Touché. The thought crossed my mind that I should defend the average American against his hateful statement; something along the lines of, "there are still lots of good people in America. Don't blame the average American for their corrupt government." I opted instead to remain silent, and let the man believe whatever he wants. I recognized that anything I say could be misconstrued; the Chinese guy can say whatever he wants, but if those words were heard coming from my lips? I could very well be arrested.

It's funny; the powers that be want us to believe that the "terrorists" hate the West, and seek to destroy the Western values of freedom and democracy. I wish people would wake up. Nobody "hates your freedom". But many do hate your government. They hate the government that has lied to the world, killing hundreds of thousands of innocent people to get oil. They hate the government that pumps billions of dollars into the defense of a Zionist, fascist government while overlooking problems on it's own soil. They hate the government that is run by inept, arrogant, and spoiled brats, pushed into power by wealth and greed.

"But we can't forgot 9/11," they say. "Remember what happened on 7/7?" This quickly becomes the catch-all justification for any military action, no matter how ineffective and atrocious. But on the other side of the fence, there are people who are asking themselves, remember 9/19? Remember 3/12? Remember 7/16? Remember 7/30? The list goes on and on, and that's only within the last year. And people still wonder why such hatred exists.

And it's not just "angry Moslems" who hate that government. It's the Chinese guy at Vancouver airport. It's the Canadian guy in the cubicle next to you. It's the black man in the sewage water flooding New Orleans. And it's the child who lost his parents, their lives destroyed under the artillery paid for by that government. Say all you want, that child doesn't hate your freedom. He hates that bomb that you dropped on his home. And nothing you say will change his mind.

August 09, 2006

Silently helpless, at my keyboard

Things have been very busy in the last few weeks for me, leaving updates infrequent, untitled, and uninteresting. All the while, the war in Lebanon has been raging and many other conflicts continue unabated, leaving a Muslim world that is on the verge of collapse. My heart aches thinking about all the suffering people, while I go to bed every night with my greatest worry being getting up late. I float between gratitude and guilt for the luxuries I continue to enjoy, as I type away comfortably in an expensive hotel room in the heart of a thriving city.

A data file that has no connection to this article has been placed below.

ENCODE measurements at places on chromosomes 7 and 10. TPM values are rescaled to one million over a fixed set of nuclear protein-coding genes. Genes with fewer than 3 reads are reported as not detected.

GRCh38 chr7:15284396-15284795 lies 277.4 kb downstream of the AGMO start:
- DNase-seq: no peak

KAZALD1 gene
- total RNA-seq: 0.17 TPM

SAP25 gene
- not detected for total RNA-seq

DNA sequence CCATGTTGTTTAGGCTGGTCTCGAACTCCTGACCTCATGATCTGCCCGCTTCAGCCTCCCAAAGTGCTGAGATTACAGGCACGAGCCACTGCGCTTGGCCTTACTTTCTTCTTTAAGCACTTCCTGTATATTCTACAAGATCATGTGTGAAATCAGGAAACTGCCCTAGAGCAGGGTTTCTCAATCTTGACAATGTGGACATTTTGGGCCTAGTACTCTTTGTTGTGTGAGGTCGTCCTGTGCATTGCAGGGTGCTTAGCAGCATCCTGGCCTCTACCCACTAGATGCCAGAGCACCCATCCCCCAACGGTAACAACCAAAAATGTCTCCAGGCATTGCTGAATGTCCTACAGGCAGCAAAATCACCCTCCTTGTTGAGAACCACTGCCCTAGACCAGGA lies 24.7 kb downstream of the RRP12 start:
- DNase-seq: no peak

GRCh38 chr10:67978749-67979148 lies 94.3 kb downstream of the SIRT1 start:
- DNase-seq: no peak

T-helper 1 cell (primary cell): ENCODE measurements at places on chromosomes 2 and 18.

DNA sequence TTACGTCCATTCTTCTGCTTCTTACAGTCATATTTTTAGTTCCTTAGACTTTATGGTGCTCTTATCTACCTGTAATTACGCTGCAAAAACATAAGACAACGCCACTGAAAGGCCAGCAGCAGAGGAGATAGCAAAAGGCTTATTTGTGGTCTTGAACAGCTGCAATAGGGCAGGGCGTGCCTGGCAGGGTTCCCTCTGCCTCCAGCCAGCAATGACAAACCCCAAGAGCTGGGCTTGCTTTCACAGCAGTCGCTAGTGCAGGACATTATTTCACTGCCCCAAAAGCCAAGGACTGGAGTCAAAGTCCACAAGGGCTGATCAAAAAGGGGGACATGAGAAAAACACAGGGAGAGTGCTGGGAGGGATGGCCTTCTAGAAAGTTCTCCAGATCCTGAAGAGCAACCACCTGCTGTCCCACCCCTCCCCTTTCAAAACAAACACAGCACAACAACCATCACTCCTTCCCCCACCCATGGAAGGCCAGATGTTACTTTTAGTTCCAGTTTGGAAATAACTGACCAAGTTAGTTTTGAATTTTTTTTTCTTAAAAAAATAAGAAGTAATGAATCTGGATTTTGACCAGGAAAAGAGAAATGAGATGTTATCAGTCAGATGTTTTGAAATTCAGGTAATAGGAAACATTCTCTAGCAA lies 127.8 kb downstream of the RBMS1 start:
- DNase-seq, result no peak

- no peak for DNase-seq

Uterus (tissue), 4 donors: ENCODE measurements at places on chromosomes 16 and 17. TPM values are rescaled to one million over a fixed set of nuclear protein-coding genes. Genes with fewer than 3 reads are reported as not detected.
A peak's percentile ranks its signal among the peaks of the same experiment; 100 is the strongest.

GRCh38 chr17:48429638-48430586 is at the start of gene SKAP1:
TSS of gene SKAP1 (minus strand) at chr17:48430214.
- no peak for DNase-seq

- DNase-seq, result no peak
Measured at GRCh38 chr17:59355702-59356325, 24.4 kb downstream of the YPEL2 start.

There are people I know who typically have very restrained political views, but they have recently changed their tone considerably. Many are frustrated and ashamed of the decidedly arrogant position taken by the Canadian government. Never before would they share their feelings on the sordid political climate; now, they rejoice at Israeli and American military casualties, while grieving for the Lebanese, Palestinian and Iraqi civilian losses. With no end to the aggression on the horizon, I find myself feeling the same way.

I sit in a coffee shop trying to relax after the long hours of work, when I overhear a couple debating the issue. I await a meal at a nearby restaurant, when an argument breaks out over the terms of a ceasefire. I wait at the train station, while a man to my right curses as he reads of the news of the Middle East. On my left, a lady looks at me suspiciously. While the true victims are those who continue to suffer tragic losses for the political gains of others, the conflict is truly global. Everyone, be they in Beirut or my backyard, has taken a side.

I get frustrated writing about all this, so I will leave it to others to express their views much better than I ever could.

World War III? | Manila Standard Today
An interesting article detailing how we may already be in the midst of a global conflict approaching the scale of the first two World Wars. The individual conflicts began somewhat isolated, but are now merging and are quickly forcing the rest of the world to take action. May Allah Subhana wa ta'Ala protect us all.

The Galloway Interview | Sky News
This interview has become quite popular; take a look if you haven't seen it already. It was refreshing to see someone so frustrated with media ignorance get a chance to unleash himself on national television, and in front of a worldwide audience thanks to the internet. If I were stupider, I'd say the poor anchorwoman got "owned", but thankfully, I'm not.

The most critical point he makes, I think, is acknowledging that the conflict did not begin with the capture of the Israeli soldiers. "It's really very simple, except if you think only in a clock that goes back four weeks."

Qana Massacre | Riverbend
When someone living in Baghdad, where every day is a nightmare, can still be horrified by the terror unleashed upon the Lebanese people, it forces us to forget all of our petty inconveniences and acknowledge how lucky we truly are for whatever peace and comforts we enjoy.

"Hail Haifa" ... and all things Israel or you're dead! | Ethereal Melodies
A comprehensive piece outlining the hypocrisy of the Zionist establishment in a biting, satirical tone.

Frontline blogs | CBC News
CBC News has listed a number of Lebanese and Israeli blogs for the first-hand account of the crisis. I haven't read through most of these, but some of them appear to be interesting.

Mideast Dispatches | CBC News
The excellent Adrienne Arsenault is documenting her experience in the crisis region. Of course, I don't always agree with her, but she has generally been among the better foreign correspondents working in the region. The reader comments are an interesting reflection of the Canadian populace. Increasingly, there are "if you don't like it, go back to your home country"-type remarks which are quite frightening.

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May Allah Subhana wa ta'Ala grant comfort to the grieving families, and grant victory to those fighting oppression wherever they may be.